The shutdown is over, so everything is back to normal at the IRS, right?

March 01, 2019 by Jean Lee Scherkey, EA
Internal Revenue Service sign next to traffic light

If only it were true! Not even Marty McFly, Doc, and a good DeLorean could reverse the impact the shutdown has had on the IRS and taxpayers. To the credit of IRS personnel, the 2019 filing season is in full swing. Returns are being processed, and refunds are being issued. Things seem back to normal. However, lurking just under the hood are the signs of a severely stressed system that will need much more than a good flux capacitor to fix it.

By the time the longest partial shutdown in U.S history was over, the IRS had more than 5 million pieces of mail and 87,000 amended returns to process. In addition, IRS personnel needed a good pair of fishing waders as there were 80,000 2017 tax year Earned Income Tax Credit audit responses to wade through.
Taxpayers who were in the middle of responding to a notice or audit, or had an open collections case or were working their way through an audit appeals when the shutdown started and have not re-established contact with the IRS yet, should do so as soon as possible. If you received a Statutory Notice of Deficiency during the shutdown and disagree with the adjustments listed on the notice, it important to file a Tax Court petition within 90 days from the date located on the notice. The shutdown did not extend this date. This will protect your right to protest the adjustments made. If you feel the Notice of Deficiency was sent to you in error, please contact the IRS as soon as possible.

Despite the shutdown, taxpayers were still required to make their scheduled payments timely. The accrual of interest and the assessment of penalties on any unpaid balances continued during the shutdown. Chances are the IRS will assess a late penalty to anyone who did not make their scheduled payments during the shutdown and normally made their payments electronically or by mail prior to the shutdown. However, those who normally made their payments in-person at an IRS Taxpayer Assistance Center before the shutdown and thus, could not make those payments in person due to the shutdown, may request an abatement from any late payment penalties assessed due to reasonable cause.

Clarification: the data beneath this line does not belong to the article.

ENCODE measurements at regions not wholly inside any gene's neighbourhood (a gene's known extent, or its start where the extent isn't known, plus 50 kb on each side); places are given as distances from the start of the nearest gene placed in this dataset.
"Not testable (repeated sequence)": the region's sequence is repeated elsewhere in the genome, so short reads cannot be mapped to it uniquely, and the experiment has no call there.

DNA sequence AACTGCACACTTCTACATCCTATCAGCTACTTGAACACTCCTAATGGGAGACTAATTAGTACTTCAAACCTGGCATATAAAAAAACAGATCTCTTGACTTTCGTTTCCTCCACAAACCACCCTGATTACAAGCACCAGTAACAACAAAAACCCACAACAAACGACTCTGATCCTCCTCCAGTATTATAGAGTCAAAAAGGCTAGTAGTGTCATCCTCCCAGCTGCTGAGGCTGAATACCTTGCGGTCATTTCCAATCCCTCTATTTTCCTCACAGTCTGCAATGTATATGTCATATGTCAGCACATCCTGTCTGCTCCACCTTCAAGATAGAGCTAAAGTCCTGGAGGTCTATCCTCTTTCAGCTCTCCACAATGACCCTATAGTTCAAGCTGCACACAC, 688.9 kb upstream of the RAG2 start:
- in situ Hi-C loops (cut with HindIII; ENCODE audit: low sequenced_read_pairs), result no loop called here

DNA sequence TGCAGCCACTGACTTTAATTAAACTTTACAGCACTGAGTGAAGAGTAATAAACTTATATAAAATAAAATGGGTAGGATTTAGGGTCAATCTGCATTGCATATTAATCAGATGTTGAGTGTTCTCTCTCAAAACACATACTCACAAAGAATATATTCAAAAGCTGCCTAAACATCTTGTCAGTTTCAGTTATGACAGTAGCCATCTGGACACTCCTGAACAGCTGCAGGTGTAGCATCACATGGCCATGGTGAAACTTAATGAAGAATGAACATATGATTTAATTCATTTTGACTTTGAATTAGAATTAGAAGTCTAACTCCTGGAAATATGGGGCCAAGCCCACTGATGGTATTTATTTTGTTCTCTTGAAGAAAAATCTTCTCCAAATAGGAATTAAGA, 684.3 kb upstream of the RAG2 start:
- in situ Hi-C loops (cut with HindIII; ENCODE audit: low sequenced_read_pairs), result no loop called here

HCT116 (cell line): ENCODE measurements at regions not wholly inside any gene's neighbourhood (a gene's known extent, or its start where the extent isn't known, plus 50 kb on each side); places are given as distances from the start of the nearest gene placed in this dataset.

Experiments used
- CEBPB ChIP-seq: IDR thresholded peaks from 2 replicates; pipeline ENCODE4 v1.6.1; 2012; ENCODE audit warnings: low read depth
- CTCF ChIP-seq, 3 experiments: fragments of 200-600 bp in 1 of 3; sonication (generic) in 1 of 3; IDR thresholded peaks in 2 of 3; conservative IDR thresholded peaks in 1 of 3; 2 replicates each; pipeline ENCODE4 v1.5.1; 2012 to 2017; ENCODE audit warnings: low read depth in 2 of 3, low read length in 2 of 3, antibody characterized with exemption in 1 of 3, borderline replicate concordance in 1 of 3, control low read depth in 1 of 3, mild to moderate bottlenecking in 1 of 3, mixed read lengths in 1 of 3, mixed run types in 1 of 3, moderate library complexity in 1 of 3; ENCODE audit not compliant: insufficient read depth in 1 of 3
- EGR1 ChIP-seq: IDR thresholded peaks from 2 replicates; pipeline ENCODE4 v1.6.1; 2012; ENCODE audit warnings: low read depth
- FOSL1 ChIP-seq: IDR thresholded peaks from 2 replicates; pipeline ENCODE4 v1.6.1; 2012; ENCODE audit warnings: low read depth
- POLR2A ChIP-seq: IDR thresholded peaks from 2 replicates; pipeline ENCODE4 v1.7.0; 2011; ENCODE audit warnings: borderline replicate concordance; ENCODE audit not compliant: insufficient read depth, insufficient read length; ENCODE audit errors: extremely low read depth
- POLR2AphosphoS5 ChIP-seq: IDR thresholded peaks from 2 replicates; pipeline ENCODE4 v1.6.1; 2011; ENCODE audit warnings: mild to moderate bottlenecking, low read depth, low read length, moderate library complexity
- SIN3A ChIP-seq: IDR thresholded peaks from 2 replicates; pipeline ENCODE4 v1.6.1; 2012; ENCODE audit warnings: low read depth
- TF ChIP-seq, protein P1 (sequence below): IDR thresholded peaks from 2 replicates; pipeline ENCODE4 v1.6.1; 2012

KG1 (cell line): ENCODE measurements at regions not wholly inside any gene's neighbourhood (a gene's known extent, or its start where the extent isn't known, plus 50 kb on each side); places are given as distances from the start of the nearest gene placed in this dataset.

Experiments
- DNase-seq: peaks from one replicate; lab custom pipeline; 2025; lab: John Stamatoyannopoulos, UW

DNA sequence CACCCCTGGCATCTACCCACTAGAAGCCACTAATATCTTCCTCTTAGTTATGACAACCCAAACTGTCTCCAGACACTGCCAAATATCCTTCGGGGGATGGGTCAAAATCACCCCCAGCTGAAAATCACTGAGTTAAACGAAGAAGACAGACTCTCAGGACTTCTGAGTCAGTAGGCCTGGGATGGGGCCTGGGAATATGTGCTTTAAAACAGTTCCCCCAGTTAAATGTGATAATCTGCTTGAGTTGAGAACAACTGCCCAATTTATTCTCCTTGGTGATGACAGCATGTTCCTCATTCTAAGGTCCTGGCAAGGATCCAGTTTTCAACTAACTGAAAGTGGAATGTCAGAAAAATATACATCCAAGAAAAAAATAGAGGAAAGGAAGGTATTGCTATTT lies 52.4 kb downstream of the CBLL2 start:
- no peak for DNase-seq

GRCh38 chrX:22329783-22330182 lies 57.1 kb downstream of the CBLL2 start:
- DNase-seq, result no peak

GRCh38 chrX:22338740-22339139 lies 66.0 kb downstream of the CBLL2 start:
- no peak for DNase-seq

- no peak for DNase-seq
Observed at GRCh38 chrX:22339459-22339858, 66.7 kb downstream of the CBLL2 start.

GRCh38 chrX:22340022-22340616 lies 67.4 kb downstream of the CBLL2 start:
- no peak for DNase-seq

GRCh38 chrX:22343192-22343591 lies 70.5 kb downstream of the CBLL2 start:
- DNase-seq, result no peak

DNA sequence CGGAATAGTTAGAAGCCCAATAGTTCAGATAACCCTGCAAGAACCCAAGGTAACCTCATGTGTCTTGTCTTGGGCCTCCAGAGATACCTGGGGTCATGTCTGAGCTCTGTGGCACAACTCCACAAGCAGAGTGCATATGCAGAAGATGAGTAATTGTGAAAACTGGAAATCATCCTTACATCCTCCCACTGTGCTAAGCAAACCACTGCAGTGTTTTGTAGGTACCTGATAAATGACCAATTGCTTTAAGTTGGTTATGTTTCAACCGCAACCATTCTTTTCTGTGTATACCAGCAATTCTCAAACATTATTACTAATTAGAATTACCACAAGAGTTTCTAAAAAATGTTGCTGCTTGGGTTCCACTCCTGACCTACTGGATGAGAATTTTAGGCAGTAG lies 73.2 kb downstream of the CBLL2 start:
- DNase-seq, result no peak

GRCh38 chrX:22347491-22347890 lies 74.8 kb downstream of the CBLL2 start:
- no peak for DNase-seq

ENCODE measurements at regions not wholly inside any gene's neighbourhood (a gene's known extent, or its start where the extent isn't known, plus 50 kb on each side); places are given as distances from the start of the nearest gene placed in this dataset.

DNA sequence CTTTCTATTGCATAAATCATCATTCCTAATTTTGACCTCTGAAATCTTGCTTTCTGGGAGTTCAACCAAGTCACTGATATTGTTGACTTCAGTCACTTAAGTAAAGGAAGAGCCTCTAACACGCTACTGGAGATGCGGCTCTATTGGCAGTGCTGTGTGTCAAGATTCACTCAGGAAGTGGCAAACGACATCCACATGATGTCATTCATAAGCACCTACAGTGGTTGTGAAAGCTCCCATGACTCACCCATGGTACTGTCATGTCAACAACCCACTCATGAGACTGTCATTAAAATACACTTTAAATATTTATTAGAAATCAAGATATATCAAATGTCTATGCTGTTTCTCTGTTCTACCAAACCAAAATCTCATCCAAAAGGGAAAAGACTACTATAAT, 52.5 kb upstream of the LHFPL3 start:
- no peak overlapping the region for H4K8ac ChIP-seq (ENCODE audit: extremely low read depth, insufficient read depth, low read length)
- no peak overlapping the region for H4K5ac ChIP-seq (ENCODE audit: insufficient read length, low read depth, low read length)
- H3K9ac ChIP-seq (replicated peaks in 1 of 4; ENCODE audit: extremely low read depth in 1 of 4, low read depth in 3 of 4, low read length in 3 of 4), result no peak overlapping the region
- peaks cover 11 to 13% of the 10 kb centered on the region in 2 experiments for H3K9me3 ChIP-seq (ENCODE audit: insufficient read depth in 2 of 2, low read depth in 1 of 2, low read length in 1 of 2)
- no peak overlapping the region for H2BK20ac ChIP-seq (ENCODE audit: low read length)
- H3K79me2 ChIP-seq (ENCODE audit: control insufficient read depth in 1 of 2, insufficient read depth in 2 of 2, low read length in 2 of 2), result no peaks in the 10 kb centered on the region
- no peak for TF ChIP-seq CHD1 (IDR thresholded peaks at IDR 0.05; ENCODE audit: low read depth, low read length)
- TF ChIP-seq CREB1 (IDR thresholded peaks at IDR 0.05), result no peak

As taxpayers, the worst thing we can do is ignore any outstanding issues we may have with the IRS. If you are hoping, in the midst of the chaos from the shutdown, that the IRS has forgotten about your tax issue, you can be quite certain that the amnesia will only be momentary. Putting off contacting the IRS may end up costing much more than addressing the issues head-on. 



Jean Lee Scherkey, EA
Learning Content Developer


Jean Lee Scherkey began her career at TaxAudit in 2015, and her current title is Learning Content Developer. She became an Enrolled Agent in 2005. For several years, Jean owned a successful tax practice that specialized in individual, California and trust taxation, and assisting those impacted by tax identity theft. With over fifteen years of varied experience in the field of taxation, Jean has worked at different private tax firms as a Staff Practitioner, Tax Analyst, and Researcher. Before coming to TaxAudit, she worked over two years for TurboTax as an “Ask the Tax Expert.” In addition to her work in TaxAudit’s Learning and Development Department, Jean is actively involved in the company’s ENGAGE Volunteer Program, which provides opportunities for employees to help and serve the local community.  


Recent Articles

Stack of books, graduation hat, and rolled up diploma
There are some tax-saving opportunities available for graduate school tuition, like the credits for undergraduate expenses. They each have some limitations.
Woman Reading Letter
The IRS sends out a CP14 notice to notify a taxpayer when they have unpaid taxes and/or penalties and interest. What should you do if you get a CP14?
Woman Shopping for Over the Counter Medications
When it comes to medications, you can only deduct the amounts that you pay for medicines or drugs that have been prescribed for you by a doctor.
April 2023 Calendar with Tax Day written on April 18th
In 2023 the tax returns are due April 18th for most taxpayers. However, if you live in California, Alabama, or Georgia your taxes may be due at a later date.
This blog does not provide legal, financial, accounting, or tax advice. The content on this blog is “as is” and carries no warranties. TaxAudit does not warrant or guarantee the accuracy, reliability, and completeness of the content of this blog. Content may become out of date as tax laws change. TaxAudit may, but has no obligation to monitor or respond to comments.